Photos of Jim Muffly as an Adult

19-year-old Helena Muffly wrote exactly 100 years ago today: 

Saturday, October 24, 1914:  << no entry>>

Jim Muffly, 1927

Jim Muffly, 1927

Her middle-aged granddaughter’s comments 100 years later:

Yesterday, I posted a photo of Grandma’s younger brother, Jim Muffly. I thought that you might enjoy several additional photos of him across his lifetime.

Jim went to college and became a veterinarian.

Jim & Miriam Muffly

Jim & Miriam Muffly, 1930

Jim married twice. His first wife, Miriam died many years ago. He later married his second wife, Ruth.

His veterinary practice was in Lewisburg, Pennsylvania, which was about 10 miles from the farm where Grandma grew up. Much of his work involved treating cows and other farm animals. As described in a previous post, Jim  invented a magnetic retriever that was used to remove nails and other metal from the stomachs of cows that ingested them.

Jim Muffly, 1983

Jim Muffly, 1983

P.S. It’s again Friday, and I have another Friday Update on my author website, Sheryl Lazarus.com. This week I’m working on designing my forthcoming blog about my great aunt who joined the Women’s Army Corps (WACS)–and I could use your help. I came up with several possible design options, but can’t decide which I like the best. If you have a couple minutes, it would be wonderful if you could take a look at them, and vote on your favorite.

Farm Dogs

19-year-old Helena Muffly wrote exactly 100 years ago today: 

Friday, October 23, 1914: << no entry>>

Jimmie Muffly, circa 1913

Jimmie Muffly, circa 1913

Her middle-aged granddaughter’s comments 100 years later:

Grandma—

What happened today? There MUST have been something worth writing about.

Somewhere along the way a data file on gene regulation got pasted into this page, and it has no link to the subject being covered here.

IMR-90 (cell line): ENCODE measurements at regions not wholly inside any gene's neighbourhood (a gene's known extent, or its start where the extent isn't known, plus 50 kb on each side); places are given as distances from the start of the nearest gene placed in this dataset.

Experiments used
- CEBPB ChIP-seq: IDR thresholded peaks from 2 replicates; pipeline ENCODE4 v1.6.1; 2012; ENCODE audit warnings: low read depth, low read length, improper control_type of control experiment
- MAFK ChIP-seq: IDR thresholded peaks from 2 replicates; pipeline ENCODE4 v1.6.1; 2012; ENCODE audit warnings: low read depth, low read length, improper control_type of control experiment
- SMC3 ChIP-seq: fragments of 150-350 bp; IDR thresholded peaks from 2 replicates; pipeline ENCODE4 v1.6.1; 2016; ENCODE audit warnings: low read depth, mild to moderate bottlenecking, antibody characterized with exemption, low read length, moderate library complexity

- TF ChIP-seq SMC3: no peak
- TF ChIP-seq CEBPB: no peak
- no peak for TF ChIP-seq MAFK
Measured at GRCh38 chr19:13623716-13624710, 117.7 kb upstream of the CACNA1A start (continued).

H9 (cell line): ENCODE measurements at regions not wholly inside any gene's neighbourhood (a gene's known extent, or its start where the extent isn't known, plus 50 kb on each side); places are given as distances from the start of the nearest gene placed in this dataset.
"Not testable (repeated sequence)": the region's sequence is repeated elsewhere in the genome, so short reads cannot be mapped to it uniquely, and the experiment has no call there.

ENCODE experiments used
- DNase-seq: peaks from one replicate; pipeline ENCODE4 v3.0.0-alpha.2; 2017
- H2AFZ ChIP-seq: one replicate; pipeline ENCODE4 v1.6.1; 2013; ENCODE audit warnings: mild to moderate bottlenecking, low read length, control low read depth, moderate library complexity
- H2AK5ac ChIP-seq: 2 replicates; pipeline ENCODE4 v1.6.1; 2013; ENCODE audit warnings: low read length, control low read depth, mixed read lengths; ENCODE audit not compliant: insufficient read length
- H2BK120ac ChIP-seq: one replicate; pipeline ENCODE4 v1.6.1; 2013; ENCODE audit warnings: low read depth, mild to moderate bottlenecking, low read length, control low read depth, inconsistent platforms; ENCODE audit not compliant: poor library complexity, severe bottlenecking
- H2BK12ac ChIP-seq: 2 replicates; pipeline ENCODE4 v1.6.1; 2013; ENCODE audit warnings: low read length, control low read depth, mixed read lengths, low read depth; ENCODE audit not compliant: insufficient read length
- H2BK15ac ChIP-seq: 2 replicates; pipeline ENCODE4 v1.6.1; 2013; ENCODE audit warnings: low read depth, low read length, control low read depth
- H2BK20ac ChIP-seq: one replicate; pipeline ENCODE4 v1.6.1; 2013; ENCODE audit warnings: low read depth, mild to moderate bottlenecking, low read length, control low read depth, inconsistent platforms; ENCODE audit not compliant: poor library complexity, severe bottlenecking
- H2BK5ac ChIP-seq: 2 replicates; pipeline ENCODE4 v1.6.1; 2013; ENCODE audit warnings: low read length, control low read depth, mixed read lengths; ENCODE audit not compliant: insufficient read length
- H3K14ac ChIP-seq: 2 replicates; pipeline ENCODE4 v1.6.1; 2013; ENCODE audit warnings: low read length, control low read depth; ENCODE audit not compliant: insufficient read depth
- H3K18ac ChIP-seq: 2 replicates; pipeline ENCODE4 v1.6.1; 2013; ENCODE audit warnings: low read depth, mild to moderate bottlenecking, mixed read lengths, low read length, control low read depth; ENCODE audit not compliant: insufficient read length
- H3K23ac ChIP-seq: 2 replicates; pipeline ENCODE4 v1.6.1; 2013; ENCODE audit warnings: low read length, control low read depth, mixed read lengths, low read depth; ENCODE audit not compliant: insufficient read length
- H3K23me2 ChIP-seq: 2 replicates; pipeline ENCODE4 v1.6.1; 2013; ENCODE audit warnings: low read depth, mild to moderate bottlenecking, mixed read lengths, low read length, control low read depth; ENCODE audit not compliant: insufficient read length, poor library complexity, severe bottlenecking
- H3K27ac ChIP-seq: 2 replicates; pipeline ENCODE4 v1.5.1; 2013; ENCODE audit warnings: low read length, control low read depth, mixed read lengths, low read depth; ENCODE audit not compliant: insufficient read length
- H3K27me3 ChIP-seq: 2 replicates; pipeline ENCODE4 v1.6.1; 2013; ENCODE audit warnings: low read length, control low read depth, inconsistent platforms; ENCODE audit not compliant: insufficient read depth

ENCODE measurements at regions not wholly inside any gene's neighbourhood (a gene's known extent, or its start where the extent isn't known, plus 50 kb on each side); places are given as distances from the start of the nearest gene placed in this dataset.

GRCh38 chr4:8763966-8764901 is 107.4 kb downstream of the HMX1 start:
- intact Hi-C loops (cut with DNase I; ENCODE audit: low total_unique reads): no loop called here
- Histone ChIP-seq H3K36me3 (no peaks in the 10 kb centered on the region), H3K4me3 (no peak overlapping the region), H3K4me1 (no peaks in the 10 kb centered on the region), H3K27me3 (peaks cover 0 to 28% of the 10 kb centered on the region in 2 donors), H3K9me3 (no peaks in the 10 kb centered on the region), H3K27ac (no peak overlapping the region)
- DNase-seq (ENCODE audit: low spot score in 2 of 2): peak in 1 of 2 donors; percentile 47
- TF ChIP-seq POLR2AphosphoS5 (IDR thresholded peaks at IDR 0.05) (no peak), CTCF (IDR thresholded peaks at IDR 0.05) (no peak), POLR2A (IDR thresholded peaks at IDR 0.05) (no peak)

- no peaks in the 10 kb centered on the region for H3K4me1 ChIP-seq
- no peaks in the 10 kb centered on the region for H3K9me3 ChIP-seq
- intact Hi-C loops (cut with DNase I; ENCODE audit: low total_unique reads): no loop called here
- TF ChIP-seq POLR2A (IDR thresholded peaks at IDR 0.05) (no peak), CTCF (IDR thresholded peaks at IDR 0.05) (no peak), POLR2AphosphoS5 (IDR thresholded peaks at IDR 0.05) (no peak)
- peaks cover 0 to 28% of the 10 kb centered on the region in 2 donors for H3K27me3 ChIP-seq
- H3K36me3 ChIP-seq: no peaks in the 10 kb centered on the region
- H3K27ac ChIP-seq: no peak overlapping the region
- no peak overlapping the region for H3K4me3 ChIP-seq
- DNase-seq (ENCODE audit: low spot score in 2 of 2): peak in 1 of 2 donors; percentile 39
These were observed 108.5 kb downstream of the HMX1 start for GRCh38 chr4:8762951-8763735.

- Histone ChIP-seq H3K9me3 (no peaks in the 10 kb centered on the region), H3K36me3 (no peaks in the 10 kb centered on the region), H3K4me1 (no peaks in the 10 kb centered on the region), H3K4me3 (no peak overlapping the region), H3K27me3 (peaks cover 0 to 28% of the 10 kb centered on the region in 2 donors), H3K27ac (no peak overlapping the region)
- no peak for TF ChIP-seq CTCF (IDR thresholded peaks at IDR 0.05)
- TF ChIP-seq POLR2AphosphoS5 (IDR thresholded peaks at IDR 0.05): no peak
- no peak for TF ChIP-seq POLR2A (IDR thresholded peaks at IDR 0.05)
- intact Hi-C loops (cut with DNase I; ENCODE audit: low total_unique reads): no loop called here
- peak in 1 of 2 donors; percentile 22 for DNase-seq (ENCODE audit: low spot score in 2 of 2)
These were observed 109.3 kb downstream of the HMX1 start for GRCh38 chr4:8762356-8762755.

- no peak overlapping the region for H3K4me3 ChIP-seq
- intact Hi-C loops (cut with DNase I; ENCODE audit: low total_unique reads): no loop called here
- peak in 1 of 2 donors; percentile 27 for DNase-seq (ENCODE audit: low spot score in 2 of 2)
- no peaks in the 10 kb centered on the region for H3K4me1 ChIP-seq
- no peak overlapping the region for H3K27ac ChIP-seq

For example, I don’t think you’ve ever mentioned your family’s dog in the diary. Yet you obviously had one—and, based on the picture of your brother Jimmie with a dog, he looks like he was a fine one.

Did he ever get into trouble? Did you ever play with him? Did he herd cows? Was he allowed in the house? What did he eat?

. . . And I guess I have a very basic question: Was the dog a “he” or a “she.”

I’m not sure what type of dog the Muffly’s had, but here’s a short piece about how collies make wonderful farm dogs that appeared in the October, 1914 issue of Farm Journal:

Collies

We shall favor no particular breed of dogs, but we present here a portrait of a collie.

Collies are the ideal dogs for the farm. They are gentle and affectionate, make fine pets for the children and are possessed of a rare amount of intelligence.

A collie can be trained so that if he is told to watch something he will do it for hours at a time and if told to “get the cows” will do so. They are better cattle drivers than humans. While a cow may have at times very determined ideas about what she is going to do and what not, a collie can be just as persistently determined that she agree to his way of thinking.

But a badly trained collie, or one not trained at all, may prove to be a great nuisance to have about.

Need a Woman Over Ffity Feel Old?

19-year-old Helena Muffly wrote exactly 100 years ago today: 

Wednesday, October 22, 1914: << no entry>>

women over fifity

Her middle-aged granddaughter’s comments 100 years later:

Another silent day. . . But I came across an editorial about women over fifty that resonated with me (probably because I’m a woman over fifty), and I thought you might also enjoy it. Here are some excerpts:

Need a Woman Over Fifty Feel Old?

An Editorial by Jane Addams

One of the most remarkable changes in the lives of women in this country has been the postponement of old age.